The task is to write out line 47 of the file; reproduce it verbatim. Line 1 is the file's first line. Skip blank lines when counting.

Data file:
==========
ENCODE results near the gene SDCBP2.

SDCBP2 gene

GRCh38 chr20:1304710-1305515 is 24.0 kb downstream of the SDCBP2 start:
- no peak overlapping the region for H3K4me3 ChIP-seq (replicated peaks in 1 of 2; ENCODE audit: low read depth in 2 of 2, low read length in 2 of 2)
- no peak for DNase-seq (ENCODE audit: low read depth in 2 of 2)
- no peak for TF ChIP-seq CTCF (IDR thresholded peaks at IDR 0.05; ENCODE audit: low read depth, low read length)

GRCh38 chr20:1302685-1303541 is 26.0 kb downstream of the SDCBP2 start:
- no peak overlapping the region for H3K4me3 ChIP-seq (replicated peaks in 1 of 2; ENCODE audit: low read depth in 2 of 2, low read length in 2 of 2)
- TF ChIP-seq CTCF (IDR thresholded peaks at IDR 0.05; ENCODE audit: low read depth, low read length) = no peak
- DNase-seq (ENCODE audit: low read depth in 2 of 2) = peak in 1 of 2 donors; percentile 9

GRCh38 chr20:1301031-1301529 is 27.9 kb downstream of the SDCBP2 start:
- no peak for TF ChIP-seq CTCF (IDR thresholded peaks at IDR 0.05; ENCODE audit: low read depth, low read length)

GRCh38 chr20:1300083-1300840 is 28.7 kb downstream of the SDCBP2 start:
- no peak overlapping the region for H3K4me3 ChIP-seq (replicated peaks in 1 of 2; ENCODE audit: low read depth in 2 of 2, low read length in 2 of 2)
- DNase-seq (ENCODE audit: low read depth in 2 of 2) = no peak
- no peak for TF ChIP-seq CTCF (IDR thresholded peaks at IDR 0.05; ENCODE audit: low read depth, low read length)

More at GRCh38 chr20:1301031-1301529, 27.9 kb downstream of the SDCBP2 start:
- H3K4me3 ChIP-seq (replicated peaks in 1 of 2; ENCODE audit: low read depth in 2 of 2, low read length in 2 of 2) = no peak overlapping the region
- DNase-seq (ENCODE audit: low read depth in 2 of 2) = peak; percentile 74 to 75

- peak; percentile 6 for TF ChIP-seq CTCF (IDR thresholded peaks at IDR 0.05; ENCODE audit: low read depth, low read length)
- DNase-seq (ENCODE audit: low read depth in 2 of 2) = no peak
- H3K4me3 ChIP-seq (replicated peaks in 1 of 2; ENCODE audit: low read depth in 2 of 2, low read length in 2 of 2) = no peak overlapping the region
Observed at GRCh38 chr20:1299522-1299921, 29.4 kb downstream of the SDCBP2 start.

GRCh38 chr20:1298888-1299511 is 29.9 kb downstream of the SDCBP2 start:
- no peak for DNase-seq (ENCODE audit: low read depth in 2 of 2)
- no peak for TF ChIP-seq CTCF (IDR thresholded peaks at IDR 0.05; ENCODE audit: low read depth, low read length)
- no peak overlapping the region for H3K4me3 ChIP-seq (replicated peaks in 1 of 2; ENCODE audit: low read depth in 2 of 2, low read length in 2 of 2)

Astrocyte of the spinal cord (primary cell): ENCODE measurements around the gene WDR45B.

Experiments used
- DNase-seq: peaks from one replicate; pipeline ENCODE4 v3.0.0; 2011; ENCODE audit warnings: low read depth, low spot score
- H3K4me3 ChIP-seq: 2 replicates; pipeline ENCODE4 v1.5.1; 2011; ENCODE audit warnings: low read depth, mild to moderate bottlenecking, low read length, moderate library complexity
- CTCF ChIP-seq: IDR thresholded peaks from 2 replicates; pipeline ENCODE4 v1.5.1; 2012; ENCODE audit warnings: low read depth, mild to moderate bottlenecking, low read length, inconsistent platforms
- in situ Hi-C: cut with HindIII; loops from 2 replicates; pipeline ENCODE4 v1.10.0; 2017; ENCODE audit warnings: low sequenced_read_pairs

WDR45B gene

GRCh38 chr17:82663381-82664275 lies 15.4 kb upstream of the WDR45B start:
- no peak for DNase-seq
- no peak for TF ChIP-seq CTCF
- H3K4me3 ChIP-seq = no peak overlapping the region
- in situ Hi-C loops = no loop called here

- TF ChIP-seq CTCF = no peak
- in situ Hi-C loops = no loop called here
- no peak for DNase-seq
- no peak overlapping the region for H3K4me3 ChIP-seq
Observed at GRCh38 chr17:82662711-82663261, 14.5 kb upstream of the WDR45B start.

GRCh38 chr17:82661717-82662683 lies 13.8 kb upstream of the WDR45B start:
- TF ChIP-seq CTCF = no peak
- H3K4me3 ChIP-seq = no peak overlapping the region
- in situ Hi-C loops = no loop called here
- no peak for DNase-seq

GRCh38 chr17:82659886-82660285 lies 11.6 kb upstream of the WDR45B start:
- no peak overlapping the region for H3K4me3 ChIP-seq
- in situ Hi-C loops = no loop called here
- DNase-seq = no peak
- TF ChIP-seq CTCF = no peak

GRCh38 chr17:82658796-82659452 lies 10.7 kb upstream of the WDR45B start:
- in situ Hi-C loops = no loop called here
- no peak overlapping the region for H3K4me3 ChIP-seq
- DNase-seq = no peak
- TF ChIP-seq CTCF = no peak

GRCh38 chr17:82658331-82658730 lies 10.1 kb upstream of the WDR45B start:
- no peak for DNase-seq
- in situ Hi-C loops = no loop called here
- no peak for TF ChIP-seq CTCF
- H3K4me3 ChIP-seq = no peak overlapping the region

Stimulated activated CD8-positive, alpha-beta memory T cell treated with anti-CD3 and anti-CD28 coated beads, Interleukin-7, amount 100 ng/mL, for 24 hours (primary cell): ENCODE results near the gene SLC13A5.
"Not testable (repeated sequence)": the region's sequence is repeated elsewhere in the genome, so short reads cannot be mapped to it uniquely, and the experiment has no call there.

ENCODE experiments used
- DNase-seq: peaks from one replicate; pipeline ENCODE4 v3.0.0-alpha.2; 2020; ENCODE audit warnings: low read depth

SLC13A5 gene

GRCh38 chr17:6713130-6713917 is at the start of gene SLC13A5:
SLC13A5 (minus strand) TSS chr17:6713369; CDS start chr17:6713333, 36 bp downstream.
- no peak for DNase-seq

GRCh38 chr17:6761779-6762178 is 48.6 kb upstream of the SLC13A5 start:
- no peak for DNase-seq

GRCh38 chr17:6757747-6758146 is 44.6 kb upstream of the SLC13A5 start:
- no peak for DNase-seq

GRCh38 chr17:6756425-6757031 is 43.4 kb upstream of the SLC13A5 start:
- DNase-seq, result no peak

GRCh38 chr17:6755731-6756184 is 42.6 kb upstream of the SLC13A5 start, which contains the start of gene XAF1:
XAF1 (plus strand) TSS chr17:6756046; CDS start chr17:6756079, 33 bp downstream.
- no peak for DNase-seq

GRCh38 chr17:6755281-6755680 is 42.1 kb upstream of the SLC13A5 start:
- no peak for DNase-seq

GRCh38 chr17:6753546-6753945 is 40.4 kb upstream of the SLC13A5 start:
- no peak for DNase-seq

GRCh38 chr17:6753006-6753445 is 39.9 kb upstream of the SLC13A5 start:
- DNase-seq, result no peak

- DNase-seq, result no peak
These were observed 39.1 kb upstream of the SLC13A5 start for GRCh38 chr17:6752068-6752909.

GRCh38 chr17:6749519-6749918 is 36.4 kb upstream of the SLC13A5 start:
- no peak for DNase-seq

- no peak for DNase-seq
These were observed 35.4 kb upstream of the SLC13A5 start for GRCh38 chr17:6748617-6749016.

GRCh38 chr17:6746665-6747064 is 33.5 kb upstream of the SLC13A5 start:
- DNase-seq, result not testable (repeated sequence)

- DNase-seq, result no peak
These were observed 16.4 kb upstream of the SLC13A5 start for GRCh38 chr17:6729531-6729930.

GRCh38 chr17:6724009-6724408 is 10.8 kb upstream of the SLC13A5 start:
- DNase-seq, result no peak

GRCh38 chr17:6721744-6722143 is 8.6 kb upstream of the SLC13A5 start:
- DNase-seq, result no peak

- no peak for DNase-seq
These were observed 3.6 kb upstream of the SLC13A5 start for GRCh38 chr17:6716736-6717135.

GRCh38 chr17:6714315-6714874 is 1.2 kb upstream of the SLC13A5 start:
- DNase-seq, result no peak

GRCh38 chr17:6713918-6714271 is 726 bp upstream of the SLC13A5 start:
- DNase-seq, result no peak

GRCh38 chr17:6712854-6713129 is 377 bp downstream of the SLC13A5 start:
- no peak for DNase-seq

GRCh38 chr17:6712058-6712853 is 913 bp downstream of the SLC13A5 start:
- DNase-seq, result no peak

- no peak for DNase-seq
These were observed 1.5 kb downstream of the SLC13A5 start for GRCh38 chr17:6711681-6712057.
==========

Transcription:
- H3K4me3 ChIP-seq = no peak overlapping the region